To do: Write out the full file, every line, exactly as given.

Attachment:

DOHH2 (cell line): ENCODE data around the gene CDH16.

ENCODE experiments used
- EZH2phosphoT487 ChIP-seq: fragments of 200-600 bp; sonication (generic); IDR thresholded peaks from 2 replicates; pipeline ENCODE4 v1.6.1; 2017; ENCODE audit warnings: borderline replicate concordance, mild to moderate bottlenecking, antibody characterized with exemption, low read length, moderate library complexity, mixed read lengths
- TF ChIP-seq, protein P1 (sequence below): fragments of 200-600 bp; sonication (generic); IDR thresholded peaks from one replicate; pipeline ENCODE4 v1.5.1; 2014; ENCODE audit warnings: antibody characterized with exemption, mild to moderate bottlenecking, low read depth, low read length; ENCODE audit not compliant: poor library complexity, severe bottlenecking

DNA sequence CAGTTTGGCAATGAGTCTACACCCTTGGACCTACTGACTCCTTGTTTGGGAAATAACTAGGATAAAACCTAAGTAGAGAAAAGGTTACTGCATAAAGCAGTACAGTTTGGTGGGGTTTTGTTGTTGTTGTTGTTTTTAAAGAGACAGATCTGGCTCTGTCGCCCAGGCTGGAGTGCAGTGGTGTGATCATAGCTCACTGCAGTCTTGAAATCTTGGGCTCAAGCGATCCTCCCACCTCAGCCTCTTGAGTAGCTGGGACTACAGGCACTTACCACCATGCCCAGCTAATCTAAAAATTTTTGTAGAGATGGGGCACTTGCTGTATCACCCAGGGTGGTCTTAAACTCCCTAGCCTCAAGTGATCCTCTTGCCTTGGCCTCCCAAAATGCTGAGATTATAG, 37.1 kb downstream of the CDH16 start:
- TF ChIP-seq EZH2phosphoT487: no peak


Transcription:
DOHH2 (cell line): ENCODE data around the gene CDH16.

ENCODE experiments used
- EZH2phosphoT487 ChIP-seq: fragments of 200-600 bp; sonication (generic); IDR thresholded peaks from 2 replicates; pipeline ENCODE4 v1.6.1; 2017; ENCODE audit warnings: borderline replicate concordance, mild to moderate bottlenecking, antibody characterized with exemption, low read length, moderate library complexity, mixed read lengths
- TF ChIP-seq, protein P1 (sequence below): fragments of 200-600 bp; sonication (generic); IDR thresholded peaks from one replicate; pipeline ENCODE4 v1.5.1; 2014; ENCODE audit warnings: antibody characterized with exemption, mild to moderate bottlenecking, low read depth, low read length; ENCODE audit not compliant: poor library complexity, severe bottlenecking

DNA sequence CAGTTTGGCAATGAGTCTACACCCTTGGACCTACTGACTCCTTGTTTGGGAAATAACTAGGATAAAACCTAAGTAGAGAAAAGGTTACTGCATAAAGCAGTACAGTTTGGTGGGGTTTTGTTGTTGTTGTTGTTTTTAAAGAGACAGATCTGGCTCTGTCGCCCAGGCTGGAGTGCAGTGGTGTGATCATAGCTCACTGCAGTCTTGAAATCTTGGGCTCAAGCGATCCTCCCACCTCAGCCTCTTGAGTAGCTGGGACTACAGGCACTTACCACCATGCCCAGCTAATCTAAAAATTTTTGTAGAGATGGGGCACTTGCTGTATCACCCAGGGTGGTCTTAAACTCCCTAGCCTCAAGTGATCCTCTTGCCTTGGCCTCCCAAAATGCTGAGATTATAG, 37.1 kb downstream of the CDH16 start:
- TF ChIP-seq EZH2phosphoT487: no peak